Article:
Death comes to us all, so make sure you’re living!
Just this week we’ve seen Dame Deborah ‘Bowelbabe’ make headlines, and if there’s one thing other than check your poo that we can learn from her, it’s that we don’t know when our road will end. We ignore one of the very few certainties in this world. We will die. And it may come sooner than is convenient, so it makes sense for us to live - to fully LIVE our lives, doesn’t it?
I’m reading a book about death, and life - the two go hand-in-hand don’t they?
‘Tuesdays With Morrie’ by Mitch Albom is the most beautiful read which I highly recommend. It is short and surprisingly light for such a profound topic.
Morrie is at the end of his life and is sharing time with one of his previous students, Mitch, an ambitious young man now in his 30s, who’s trying to climb the ladder and prove himself to the world.
Am I being the person I want to be?
Morrie spends the book showing Mitch that in order to live, you have to learn how to die. Buddhists say they imagine a little bird on their shoulder and each day ask,
Is today the day? Am I doing all I need to do? Am I being the person I want to be?
The last question is particularly hard. Identity has always been central to the human plight for wholeness, and today seems to be more so than ever but in our quest for happiness, fulfillment, whatever it might be, these questions are gold!
The conversation around identity is off the charts to the extreme and I believe that it’s our heart calling out, yearning for connection, and yearning for peace in a world that is dictated by ones and zeros. As hard as we try, we are not computers and embracing our identity is vital for us to feel anchored and human. In an early part of the book, Mitch looks back over his life so far and says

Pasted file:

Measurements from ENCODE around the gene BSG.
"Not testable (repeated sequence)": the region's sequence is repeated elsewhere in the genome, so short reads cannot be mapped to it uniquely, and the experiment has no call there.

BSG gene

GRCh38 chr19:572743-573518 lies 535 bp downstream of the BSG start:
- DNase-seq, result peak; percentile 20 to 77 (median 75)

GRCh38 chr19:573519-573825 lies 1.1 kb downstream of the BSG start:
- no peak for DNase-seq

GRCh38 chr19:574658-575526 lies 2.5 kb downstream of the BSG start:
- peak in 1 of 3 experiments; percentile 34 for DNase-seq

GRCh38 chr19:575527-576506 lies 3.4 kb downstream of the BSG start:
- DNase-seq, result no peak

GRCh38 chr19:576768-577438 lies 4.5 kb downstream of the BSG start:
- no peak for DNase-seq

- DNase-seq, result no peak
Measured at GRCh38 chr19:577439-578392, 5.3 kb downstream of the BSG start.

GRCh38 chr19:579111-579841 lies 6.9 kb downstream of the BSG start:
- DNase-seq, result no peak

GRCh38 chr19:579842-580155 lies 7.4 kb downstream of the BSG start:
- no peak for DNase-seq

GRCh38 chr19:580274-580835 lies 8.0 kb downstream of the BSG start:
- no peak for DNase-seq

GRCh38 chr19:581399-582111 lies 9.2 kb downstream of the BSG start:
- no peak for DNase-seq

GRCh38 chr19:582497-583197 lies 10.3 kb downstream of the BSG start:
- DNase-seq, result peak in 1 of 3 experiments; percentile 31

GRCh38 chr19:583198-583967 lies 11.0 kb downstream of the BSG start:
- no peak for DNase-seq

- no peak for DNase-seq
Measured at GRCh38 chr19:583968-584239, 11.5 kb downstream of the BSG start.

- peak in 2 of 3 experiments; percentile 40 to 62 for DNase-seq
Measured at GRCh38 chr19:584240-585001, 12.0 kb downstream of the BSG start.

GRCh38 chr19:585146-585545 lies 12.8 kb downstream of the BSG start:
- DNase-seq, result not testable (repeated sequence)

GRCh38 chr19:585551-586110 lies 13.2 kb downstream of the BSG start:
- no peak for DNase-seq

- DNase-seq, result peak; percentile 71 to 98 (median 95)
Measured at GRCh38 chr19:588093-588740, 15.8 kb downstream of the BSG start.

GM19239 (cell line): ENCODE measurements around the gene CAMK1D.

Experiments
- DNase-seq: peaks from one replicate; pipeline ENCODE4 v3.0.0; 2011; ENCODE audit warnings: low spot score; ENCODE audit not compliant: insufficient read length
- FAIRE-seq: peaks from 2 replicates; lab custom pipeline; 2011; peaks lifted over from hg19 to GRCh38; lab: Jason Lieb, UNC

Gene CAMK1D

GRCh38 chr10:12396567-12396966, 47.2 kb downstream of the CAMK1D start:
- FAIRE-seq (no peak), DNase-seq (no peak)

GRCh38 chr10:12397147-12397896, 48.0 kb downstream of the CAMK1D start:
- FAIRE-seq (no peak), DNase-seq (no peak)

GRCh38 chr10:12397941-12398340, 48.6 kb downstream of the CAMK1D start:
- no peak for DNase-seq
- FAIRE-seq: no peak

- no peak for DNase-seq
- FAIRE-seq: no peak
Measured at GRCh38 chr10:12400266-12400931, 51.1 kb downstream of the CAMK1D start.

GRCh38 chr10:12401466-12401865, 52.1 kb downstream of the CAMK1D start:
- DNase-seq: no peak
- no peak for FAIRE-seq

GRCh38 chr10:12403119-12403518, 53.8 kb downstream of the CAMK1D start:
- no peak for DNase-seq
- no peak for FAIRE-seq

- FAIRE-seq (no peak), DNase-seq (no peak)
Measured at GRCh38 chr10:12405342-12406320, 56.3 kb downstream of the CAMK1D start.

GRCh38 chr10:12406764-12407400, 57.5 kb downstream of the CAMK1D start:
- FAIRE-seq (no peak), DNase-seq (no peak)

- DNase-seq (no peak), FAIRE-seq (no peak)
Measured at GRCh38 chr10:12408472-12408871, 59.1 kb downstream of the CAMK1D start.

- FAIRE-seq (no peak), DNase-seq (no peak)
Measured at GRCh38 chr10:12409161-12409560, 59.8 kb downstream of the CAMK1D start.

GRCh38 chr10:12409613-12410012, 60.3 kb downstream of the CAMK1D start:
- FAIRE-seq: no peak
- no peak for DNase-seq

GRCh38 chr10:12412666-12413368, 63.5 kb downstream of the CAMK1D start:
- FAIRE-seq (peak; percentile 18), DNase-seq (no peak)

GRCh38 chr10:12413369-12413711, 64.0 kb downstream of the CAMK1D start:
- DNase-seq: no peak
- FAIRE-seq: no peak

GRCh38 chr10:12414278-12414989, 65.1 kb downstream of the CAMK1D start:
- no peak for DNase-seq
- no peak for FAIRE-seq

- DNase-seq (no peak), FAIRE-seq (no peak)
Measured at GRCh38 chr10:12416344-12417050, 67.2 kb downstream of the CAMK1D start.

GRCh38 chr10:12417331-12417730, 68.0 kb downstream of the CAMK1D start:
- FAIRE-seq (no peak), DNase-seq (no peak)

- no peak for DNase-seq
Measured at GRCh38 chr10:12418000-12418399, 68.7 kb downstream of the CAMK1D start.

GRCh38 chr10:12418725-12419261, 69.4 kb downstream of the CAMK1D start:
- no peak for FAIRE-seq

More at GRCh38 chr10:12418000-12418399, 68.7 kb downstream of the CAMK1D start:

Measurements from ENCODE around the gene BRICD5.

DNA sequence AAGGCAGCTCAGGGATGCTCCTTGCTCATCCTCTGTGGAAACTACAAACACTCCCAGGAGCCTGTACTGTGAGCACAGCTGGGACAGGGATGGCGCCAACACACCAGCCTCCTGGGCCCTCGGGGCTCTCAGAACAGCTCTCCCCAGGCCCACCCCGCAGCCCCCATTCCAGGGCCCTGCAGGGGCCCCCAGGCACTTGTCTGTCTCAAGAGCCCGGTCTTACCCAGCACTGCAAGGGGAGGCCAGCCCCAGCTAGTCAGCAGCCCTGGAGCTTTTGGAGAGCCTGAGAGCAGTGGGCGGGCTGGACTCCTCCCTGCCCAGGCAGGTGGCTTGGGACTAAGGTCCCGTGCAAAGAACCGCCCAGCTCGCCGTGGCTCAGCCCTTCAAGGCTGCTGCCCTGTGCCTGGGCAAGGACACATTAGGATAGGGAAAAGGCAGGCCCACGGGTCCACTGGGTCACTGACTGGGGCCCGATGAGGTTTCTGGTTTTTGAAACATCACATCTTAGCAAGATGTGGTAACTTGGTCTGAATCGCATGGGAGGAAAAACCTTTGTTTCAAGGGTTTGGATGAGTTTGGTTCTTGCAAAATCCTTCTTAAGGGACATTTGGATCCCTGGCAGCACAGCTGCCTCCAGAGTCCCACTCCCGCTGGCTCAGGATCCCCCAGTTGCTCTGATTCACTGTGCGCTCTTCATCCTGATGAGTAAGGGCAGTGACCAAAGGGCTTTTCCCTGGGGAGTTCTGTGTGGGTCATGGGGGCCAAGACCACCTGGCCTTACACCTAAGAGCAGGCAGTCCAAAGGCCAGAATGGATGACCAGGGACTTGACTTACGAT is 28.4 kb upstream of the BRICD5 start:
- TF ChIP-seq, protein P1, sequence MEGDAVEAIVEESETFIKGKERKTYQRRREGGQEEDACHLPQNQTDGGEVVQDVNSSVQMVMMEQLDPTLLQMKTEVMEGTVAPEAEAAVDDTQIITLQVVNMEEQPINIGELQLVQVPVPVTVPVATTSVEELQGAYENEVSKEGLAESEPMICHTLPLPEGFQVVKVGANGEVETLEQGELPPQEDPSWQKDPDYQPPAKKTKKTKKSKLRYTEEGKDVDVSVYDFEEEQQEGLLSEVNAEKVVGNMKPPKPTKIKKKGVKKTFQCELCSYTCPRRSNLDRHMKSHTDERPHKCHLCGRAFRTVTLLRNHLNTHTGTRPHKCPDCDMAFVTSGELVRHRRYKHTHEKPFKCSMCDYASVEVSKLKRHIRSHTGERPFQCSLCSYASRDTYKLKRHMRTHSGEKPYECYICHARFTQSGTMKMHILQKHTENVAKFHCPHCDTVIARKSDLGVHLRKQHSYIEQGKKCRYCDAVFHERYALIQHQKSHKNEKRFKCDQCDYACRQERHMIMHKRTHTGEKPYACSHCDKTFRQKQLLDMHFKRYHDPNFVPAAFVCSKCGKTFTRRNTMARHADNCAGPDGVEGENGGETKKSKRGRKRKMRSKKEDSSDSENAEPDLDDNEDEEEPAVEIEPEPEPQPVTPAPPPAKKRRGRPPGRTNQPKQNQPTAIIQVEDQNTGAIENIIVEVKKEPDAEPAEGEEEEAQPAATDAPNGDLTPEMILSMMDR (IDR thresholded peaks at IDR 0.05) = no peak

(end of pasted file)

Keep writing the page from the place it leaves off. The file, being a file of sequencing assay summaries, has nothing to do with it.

The 80s happened. The 90s happened. Death and sickness and going bald happened. I traded lots of dreams for a bigger paycheck and I never even realised I was doing it. What happened to me?
I think it’s easy for us all to be swept along by the expectations of society. It takes strength to step aside and follow your heart, to be true to what matters most, to be our fully human selves. That’s what my friend is doing, and that’s what I hope we can all do (although not necessarily all jack our day jobs in!)
Morrie asks Mitch these 4 questions which perhaps cut through to the heart of who we are:
Have you found someone to share your heart with?
Are you giving to community?
Are you at peace with yourself?
Are you trying to be as human as you can be?
I think we try to be superhuman too much. I’m certainly guilty of that over the years, and there is little peace found on that path. There is value found in community and connection which surpasses any major life achievement or paycheck. Giving and sharing, propping up and leaning, laughing and crying with those who we love, fully sharing our hearts is where we find our fulfilled selves.
So whether you’re in the thick of school runs and cake bakes, or if you’re over the bridge and wondering ‘what happened to me?’ Wherever you are along the road, ask yourself those 4 questions and then you’ll find the path to living your fullest life, being who you are and who you want to be.
As a very wise person (I wish I could remember who it was!) said to me many many years ago…,
Human doings are defined by what they do, human beings are defined by who they are….
I hope we all embrace our humanity a little bit more this week, that we find new ways to connect and fill our rooms. Hooray for being human!